Whoever heard of being kidnapped through philosophy? We’ve heard of people being brainwashed or programmed to swallow the doctrines of revolutionary movements, but never through the free study of philosophy. Philosophy is the pursuit of wisdom and knowledge. How could this pursuit ever result in being kidnapped? The Bible says that it is possible. The word “captive” in Colossians 2:8 could also be translated “kidnapped.” The word means to rob and carry off as booty, as a prey or as captive – just like kidnapping!
Thus the Bible indicates that it is possible for someone to be carried away from the truth into the slavery of error through philosophy. The Colossian Christians were strongly warned to be on their guard against such a possibility. False teachers were introducing elements of different religions to create a supposedly finesounding Christianity (Col. 2:16- 19) – which today is called the error of syncretism. We are not only told to be careful that no one deludes us with persuasive arguments (2:4), but also that no one actually kidnaps us through philosophy.
The Bible is not criticizing philosophy as such in these portions of Scripture. Neither is it condemning all philosophical studies. It is not saying, for example, that a Christian student should not sign up for a course in philosophy. What the Bible is saying, however, is that all philosophy which is not Christ-centered is hollow and deceptive. Therefore a Christian should continually be on guard when he or she does study philosophy, because it is usually written or taught from a non-Christian perspective – and here is precisely where the danger lies.
Many unsuspecting students have been deluded and kidnapped by hollow and deceptive philosophies. While false teachings of religious cults and extremist groups are often easy to detect – even by the average non-Christian – deceptive philosophy taught right in the classroom by respectable and scholarly teachers can sound logical and enlightening as well as intellectual. Under such conditions the Christian student is often tempted through peer-pressure to doubt and conform and think something like this: “Maybe my Christian friends are wrong after all. They mean well, but they’re naive. Surely my brilliant professor can’t be all wrong. Why do Christians think they have a corner on the truth?” Does this ring a bell with you? Let’s go back and think this through again before we dismiss all Christians as uninformed.
As mentioned before, the danger connected with philosophical study lies in the perspective or standpoint from which things are viewed. Each person has a set of presuppositions concerning the universe. This is his world view and the basis of his philosophy. These presuppositions constitute something like a grid in the person’s mind through which all observed and experienced data is received and interpreted! Thus a person’s philosophy – how he puts life all together – is totally dependent on his basic set or grid of presuppositions. The Christian world view is only one of many differing presuppositions concerning the universe in which we live, but the Christian world view is the only world view taught in the Bible. It is the only world view which is Christ-centered. The true Christian believes that even though his world view may not be accepted by the majority of people, even in so-called Christian lands – it is the only true world view because it comes from the mind of God.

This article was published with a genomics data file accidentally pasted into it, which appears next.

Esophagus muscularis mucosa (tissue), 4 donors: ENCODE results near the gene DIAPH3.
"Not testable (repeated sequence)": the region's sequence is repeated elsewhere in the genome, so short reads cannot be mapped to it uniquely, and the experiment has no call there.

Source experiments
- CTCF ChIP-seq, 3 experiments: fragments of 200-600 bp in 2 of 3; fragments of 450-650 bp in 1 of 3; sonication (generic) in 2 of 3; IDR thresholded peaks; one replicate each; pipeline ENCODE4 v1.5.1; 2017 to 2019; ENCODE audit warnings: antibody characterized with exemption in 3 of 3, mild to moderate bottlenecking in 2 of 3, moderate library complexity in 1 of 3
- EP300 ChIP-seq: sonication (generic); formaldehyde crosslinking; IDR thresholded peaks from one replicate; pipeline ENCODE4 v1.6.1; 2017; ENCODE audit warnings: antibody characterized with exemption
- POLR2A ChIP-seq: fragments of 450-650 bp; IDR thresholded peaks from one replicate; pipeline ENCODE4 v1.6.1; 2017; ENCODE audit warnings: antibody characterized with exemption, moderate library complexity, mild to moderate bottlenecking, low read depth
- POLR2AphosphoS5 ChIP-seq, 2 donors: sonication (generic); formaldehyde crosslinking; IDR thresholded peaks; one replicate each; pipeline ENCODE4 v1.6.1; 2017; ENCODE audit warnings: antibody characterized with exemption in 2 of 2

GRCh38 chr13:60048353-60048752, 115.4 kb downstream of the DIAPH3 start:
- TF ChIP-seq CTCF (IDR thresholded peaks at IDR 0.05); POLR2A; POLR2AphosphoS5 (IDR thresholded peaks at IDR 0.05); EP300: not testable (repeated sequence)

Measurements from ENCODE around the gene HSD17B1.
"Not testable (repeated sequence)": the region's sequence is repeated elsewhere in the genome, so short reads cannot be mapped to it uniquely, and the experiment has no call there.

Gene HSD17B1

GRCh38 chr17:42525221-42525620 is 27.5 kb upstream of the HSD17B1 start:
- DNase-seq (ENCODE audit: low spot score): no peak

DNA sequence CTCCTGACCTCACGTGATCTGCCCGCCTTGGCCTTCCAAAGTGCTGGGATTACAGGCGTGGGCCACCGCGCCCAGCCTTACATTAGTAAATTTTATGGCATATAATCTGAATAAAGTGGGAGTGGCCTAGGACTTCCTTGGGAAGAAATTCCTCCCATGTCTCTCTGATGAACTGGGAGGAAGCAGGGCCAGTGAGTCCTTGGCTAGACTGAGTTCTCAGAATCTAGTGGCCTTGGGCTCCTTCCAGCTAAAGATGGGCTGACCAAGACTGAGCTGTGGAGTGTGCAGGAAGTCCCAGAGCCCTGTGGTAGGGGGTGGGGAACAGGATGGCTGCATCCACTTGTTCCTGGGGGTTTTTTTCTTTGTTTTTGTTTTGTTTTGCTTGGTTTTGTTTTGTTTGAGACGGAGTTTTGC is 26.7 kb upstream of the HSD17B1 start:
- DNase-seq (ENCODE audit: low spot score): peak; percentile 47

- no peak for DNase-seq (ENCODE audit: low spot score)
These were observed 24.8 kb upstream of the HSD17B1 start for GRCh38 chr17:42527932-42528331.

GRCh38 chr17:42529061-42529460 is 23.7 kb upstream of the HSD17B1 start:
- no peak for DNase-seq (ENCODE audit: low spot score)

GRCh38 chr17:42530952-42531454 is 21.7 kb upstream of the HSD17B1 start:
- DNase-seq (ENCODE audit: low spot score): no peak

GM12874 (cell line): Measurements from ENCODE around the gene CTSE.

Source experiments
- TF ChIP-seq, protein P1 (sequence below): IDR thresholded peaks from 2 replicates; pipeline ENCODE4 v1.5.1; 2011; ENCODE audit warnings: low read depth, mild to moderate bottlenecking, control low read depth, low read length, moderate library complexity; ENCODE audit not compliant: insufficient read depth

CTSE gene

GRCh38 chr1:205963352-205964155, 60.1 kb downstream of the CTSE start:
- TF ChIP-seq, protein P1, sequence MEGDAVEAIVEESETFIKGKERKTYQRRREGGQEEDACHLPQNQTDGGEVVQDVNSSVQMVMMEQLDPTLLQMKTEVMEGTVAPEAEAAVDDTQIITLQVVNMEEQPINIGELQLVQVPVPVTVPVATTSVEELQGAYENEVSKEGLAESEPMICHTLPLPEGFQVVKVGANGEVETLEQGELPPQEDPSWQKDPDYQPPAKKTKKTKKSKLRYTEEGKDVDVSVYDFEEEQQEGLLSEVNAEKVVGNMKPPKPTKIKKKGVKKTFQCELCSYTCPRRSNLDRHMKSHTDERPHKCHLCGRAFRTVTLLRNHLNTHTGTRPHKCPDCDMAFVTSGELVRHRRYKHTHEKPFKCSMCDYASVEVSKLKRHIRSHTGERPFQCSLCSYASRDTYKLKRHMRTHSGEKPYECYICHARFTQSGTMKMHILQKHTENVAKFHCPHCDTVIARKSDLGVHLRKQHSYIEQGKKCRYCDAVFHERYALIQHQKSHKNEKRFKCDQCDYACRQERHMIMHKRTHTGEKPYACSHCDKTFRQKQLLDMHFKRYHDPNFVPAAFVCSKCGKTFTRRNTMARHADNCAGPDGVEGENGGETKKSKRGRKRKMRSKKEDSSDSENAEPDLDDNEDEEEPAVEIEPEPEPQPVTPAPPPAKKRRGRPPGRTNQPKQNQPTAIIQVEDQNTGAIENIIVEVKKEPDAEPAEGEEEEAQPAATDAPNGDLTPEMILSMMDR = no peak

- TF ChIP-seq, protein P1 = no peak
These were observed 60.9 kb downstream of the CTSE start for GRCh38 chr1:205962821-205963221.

As an illustration, consider a large jigsaw puzzle in which every piece of the puzzle represents a piece of truth. Like an interlocking puzzle, all truth should interlock. There is no piece of truth which is independent of all the rest of truth. Whether it’s truth in the area of mathematics, medicine, morals or whatever makes no difference – it must all interlock or hang together. Normally in doing a jigsaw puzzle we finish the outside frame first, and then we properly fit all the other areas of the puzzle into that framework.
This is also the way we all formulate our own philosophies. The framework is our world view or set of presuppositions. All the bits and pieces and sections of truth that we accumulate are fitted in and oriented with respect to that framework. If our framework is distorted or put together incorrectly, then the other sections will not fit unless we force them in – known to us puzzle workers as “piece-pounding.” There’s a lot of “piece-pounding” that goes on in the area of philosophy. For instance, a brilliant non-Christian mathematics professor may have it far more together in his area of the puzzle than the average Christian could ever hope to in that area. But Professor Mathematics now forces his area of specialty along with other observed data into his framework of presuppositions. The resulting philosophy may appear to fit together, especially to the student who knows that the professor is a respected authority in his field. However, somewhere along the line this professor’s philosophy will have some forced pieces – weak links, holes or loose ends – that don’t really all hang together. In the final analysis, his philosophy is hollow! It may look and sound good at a glance, but it’s deceptive!